When you view yourself in the mirror what do you see; a beautiful butterfly or an ugly caterpillar?

Before my life transformation, I looked in the mirror and saw a lonely, hurting, unlovable child in an adult body. My desire is to change into a person who would know, feel, and show love. But because of the many offenses in my heart from my abusive and dysfunctional past, I had unhealthy beliefs and unloving thoughts.

So what does it mean to love? To love is being patient, kind, polite, humble, fair, appreciative, compassionate, forgiving, preferring others, etc. Does your inner life match this definition?

People throw the terms abusive and dysfunction around, but what do they mean? So I will define these terms, and the term offenses according to Webster’s dictionary.

Dysfunctional is to be abnormal and/or impaired. An abnormal person is not emotionally stable, secure, or peaceful. And someone who is impaired cannot relate emotionally because of alcohol, drugs, mental illness, addiction, etc.

Abuse is the mistreatment of others that causes physical, emotional, and mental harm.  This also includes using insulting, coarse, or bad language about or to someone.

Offenses are resentments, hurt feelings, and displeasure from the pain of being unfairly treated, mistreated, disrespected, betrayed, unaccepted, and ignored. These painful memories continually generate offense, which in turn generate angry thoughts that are exposed by what we say and do to those around us. But because we live in a sinful world, not one of us can escape the pain of not being purely loved and accepted. Therefore we all need an inner life transformation from God who is love.

I had a significant life transformation at eight years old when I heard the good news about Jesus Christ and I believed. After asking Him to come into my heart, I felt His life in me and I had hope. Unfortunately, I still continued to live in a dysfunctional and abusive home. Painful memories and the related emotional stress continued to build up in my heart. Because I didn’t feel safe, I became fearful and anxious. In addition, I was lonely and discontent, which led to different escaping behaviors. Though both my parents professed to be “Christians,” yet they continued to sin because of offenses in their hearts from the painful memories of their dysfunctional pasts.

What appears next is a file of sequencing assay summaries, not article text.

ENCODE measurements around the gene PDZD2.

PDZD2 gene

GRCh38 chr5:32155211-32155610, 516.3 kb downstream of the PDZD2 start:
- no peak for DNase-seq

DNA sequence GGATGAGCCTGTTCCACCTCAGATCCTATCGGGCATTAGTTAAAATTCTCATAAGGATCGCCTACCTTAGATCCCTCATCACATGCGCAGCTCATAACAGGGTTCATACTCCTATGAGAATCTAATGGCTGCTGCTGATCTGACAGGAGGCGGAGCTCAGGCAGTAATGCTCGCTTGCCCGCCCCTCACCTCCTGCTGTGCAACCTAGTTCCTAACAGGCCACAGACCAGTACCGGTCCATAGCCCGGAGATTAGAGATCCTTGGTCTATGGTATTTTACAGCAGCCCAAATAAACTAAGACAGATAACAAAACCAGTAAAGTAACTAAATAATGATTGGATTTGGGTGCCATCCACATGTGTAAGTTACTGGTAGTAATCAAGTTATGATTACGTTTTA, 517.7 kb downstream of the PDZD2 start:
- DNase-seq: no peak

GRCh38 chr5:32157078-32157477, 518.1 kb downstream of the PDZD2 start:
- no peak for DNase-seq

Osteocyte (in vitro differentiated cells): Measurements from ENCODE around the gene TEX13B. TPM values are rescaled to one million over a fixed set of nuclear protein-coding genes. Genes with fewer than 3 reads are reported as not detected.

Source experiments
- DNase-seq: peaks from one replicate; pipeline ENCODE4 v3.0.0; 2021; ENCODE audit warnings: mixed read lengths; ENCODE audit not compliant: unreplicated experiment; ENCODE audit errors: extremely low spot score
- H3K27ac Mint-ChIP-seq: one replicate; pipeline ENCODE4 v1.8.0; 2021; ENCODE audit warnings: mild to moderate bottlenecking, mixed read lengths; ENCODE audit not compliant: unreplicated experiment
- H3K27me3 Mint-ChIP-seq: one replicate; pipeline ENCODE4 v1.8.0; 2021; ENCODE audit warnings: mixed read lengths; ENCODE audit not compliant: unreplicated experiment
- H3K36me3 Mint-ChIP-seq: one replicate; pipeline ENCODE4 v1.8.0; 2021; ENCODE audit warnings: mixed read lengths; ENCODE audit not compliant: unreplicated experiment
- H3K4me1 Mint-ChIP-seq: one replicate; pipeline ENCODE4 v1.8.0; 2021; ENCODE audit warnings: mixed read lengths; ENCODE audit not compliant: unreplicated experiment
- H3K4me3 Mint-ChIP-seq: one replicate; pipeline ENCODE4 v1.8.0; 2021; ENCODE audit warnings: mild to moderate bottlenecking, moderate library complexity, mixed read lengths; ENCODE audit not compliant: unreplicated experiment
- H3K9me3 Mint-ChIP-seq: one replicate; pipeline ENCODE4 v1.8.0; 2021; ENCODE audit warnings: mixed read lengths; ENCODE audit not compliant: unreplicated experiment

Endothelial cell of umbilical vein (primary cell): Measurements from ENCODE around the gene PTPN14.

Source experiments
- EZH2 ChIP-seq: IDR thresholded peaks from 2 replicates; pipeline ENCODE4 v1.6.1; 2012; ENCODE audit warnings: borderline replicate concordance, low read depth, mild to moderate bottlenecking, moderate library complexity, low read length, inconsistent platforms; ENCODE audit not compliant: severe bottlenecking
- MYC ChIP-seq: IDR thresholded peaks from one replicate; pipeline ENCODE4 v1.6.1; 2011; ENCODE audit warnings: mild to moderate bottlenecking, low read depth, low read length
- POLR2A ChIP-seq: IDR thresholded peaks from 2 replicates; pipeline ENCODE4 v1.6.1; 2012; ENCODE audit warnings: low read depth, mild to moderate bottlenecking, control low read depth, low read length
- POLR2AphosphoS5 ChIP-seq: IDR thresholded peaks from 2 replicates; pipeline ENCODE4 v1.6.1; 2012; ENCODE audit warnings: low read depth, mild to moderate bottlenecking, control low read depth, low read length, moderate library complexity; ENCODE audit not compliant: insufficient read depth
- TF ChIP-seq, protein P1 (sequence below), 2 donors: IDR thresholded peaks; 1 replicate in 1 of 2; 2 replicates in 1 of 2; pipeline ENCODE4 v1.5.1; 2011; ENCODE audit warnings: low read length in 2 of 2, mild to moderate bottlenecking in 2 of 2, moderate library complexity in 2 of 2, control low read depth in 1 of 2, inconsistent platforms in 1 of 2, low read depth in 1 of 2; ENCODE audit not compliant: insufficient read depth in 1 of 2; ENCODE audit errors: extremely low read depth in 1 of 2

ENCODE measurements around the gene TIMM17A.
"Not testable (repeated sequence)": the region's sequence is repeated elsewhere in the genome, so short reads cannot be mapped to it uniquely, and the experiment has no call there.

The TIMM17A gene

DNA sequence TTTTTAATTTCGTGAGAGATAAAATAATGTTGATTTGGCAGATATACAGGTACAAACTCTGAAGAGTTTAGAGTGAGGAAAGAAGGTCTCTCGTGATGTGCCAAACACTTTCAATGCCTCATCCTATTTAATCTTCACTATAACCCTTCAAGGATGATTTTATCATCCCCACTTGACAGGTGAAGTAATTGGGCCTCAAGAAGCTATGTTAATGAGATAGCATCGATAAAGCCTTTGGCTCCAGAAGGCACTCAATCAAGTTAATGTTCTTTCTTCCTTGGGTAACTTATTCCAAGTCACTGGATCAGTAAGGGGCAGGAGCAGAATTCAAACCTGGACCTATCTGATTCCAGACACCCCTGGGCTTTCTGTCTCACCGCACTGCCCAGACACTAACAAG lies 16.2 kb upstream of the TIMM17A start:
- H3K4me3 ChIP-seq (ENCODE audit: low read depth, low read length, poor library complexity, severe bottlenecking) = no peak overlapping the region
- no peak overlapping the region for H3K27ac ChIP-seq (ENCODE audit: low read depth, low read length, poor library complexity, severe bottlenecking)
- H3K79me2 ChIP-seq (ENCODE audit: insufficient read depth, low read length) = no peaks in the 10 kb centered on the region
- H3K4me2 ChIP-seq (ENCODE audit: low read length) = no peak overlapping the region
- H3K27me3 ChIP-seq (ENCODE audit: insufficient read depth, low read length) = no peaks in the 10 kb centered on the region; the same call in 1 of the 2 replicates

My first marriage was to a hurting “Christian” man who would be abusive because of the offenses in his heart. Therefore, I became depressed, even more insecure, angry, and controlling. I realized I needed to change for the sake of my children, myself, to please God, and to be an effective Christian.  So, I went to several psychologists; read many self-help books; and attended several bible study groups, but did not experience change in my life. These activities only exposed the depravity of my heart. And since inner life transformation did not occur, I continued to act out of my wounded sinful heart.

I asked God to show me why I reacted with so much anger instead of love, and how I could change. I was the perfect person to test what worked and did not work for transforming unloving sinful behavior into loving behavior. So God showed me how to heal the hurts and offenses in my heart using specific prayers and requests as outlined next.

  • Uncover and eliminate the painful memories that caused the hurt. And to forgive those involved.
  • Identify and eliminate the unhealthy beliefs that cause unloving thinking and replace them with the truth.
  • Identify and eliminate strongholds that protect the painful memories and unhealthy beliefs from being healed.
  • Identify and eliminate generational curses and sins that prevented transformation of dysfunctional patterns.
  • Eliminate oppressive energy or spirits associated with the painful memories which perpetuate the offenses.

Further explanations of these specific prayers are found on my website called hopeforcompletehealing.com. Because God transformed my heart and painful memories, my marriage, family relationships, and work relationships are also transformed. Now I look in the mirror and see a happy, emotionally healthy, and content woman; not a hurting, lonely, and unlovable little girl. When you view yourself in the mirror what do you see? 

Author: Joyce Holzman Hanscom

I am working with the women in the county jail to transform their painful memories and negative heart issues so they can make good decisions. I am also a Sunday School and Bible teacher, trained initially as a computer science teacher.


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